MTPR

Montana Medical Association

Amanda Reese with a naloxone kit. Reese works at Missoula’s Open Aid Alliance, which operates a needle exchange and other health services.
Edward O'Brien

A lifesaving drug that can reverse opioid overdoses is now more widely available in Montana. State health officials today highlighted that, thanks to a new law that went into effect in October.

The law, passed this spring with unanimous support, makes it possible for nearly anyone to get a prescription for the medication, called naloxone. That includes friends and family members of a person at risk of overdose, first responders, and other organizations like needle exchanges.

Benefis Hospital in Great Falls, MT.
Eric Whitney

Nurses, hospitals and other health care providers are holding a public forum on the proposed Senate health care bill Thursday, July 6 in Helena. It’s being put on by the Montana Nurses Association.

(PD)

There's a new effort underway in the state to better connect hospitals, doctors' offices and other health care providers. Like, through the internet. That's not really happening much now, and it's frustrating to doctors like Michael Vlases with Bozeman Health:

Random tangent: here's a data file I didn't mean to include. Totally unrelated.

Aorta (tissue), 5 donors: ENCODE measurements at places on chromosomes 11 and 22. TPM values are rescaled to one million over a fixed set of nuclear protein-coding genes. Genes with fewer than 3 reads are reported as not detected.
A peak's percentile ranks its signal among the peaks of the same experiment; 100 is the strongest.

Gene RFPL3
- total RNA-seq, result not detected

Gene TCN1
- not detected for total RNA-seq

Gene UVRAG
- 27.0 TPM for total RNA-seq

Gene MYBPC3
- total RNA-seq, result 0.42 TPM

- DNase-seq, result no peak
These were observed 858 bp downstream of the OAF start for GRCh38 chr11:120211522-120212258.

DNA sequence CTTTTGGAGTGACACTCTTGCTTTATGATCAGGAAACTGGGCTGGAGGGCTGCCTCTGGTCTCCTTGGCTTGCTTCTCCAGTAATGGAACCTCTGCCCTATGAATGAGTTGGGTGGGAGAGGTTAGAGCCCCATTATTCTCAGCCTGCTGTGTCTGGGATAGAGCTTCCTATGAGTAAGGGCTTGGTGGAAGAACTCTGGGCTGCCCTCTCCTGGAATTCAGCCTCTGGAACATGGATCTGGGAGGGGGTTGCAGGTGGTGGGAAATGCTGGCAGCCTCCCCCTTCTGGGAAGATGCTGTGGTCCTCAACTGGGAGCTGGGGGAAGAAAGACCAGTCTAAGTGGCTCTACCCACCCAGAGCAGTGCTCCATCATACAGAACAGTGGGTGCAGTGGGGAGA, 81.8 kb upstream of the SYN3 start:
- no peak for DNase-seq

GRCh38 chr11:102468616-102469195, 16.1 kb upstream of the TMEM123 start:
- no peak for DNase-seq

At a meeting convened by the Montana Medical Association, a health information technology expert from Oklahoma talked about how his state created a system to easily share patient data.
Eric Whitney

A lot of the major players in health care in Montana got together today to work on sharing patient data digitally.

At a meeting convened by the Montana Medical Association, a health information technology expert from Oklahoma talked about how his state created a system to easily share patient data. That isn't happening much in Montana because privacy laws forbid simply emailing health records, among many other reasons.

Bob Mason and his dog Sophie.
courtesy

When Bob Mason decided to end his life with a self-inflicted gunshot, his pain helped him pull the trigger.

Mason died in January. He was 67 years old. His daughter, Shane Mieski, says her father had been without pain-killing drugs for about a week when he died.

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